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Massachusetts health reform law improved racial, ethnic health, yet disparities persist

Date:
November 5, 2013
Source:
American Public Health Association (APHA)
Summary:
New research finds improvements in access to care and health outcomes across racial and ethnic groups in Massachusetts since implementation of the state’s health reform law in 2007.

New research finds improvements in access to care and health outcomes across racial and ethnic groups in Massachusetts since implementation of the state’s health reform law in 2007 yet trends do not indicate progress in reducing disparities in the leading causes of illness and death, according to new research released today at the American Public Health Association’s 141st Annual Meeting in Boston.

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The Massachusetts-based study found that between 2007 and 2012, the percentage of uninsured black residents dropped from 8 percent to 4 percent and the percentage of uninsured Latino residents dropped from 10 percent to 7 percent. Overall, the study revealed a drop of uninsured residents from 7 percent to 2 percent within the span of the study. In addition, flu vaccinations, cancer screenings, chronic disease prevention and other health improvement efforts were on the rise while tobacco smoking was on the decrease.

“The Affordable Care Act is being implemented around the country and there is a lot of interest in what it will mean for the health of the nation’s residents. We have learned that there is reason to believe that it will improve access to care and improve health outcomes for all of the racial and ethnic populations who are eligible for its benefits,” said John Auerbach, MBA, lead researcher for the study, who helped implement the state’s law.

Despite the trend of access and health improvements, results indicated that gaps in disease prevalence and causes of death between white residents and other populations have not narrowed as of yet.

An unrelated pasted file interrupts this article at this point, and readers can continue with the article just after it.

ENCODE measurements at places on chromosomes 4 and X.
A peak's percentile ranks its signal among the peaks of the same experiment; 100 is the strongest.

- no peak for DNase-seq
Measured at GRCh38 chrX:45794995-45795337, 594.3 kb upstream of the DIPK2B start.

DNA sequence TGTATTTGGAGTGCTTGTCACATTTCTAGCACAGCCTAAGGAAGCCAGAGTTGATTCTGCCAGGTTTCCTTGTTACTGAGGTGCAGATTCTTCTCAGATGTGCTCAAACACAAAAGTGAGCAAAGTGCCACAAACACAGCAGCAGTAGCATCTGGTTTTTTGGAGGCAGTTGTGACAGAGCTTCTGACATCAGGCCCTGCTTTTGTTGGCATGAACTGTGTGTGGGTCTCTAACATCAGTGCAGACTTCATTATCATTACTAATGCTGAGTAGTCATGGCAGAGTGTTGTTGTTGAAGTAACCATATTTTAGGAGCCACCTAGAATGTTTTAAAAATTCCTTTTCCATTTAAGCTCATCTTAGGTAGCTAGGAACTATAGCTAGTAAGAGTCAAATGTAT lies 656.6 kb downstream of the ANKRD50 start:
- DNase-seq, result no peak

“Many illnesses and deaths are the result of conditions and behaviors beyond the control of the health care system, such as poverty and racism. However, over time we may see additional improvements in health and gap reduction as a result of access to care,” Auerbach explains.

The study’s analysis is based on data collected from the Massachusetts Division of Health Care Finance and Policy survey, the Behavioral Risk Factor Surveillance System survey and a Blue Cross Blue Shield Foundation Survey.

APHA’s 141st Annual Meeting is themed “Think Global Act Local” and will focus on the creative and successful public health efforts from across the globe and discuss how public health workers can adapt these efforts to the communities they serve at home.


Story Source:

The above story is based on materials provided by American Public Health Association (APHA). Note: Materials may be edited for content and length.


Cite This Page:

American Public Health Association (APHA). "Massachusetts health reform law improved racial, ethnic health, yet disparities persist." ScienceDaily. ScienceDaily, 5 November 2013. <www.sciencedaily.com/releases/2013/11/131105081107.htm>.
American Public Health Association (APHA). (2013, November 5). Massachusetts health reform law improved racial, ethnic health, yet disparities persist. ScienceDaily. Retrieved December 19, 2014 from www.sciencedaily.com/releases/2013/11/131105081107.htm
American Public Health Association (APHA). "Massachusetts health reform law improved racial, ethnic health, yet disparities persist." ScienceDaily. www.sciencedaily.com/releases/2013/11/131105081107.htm (accessed December 19, 2014).

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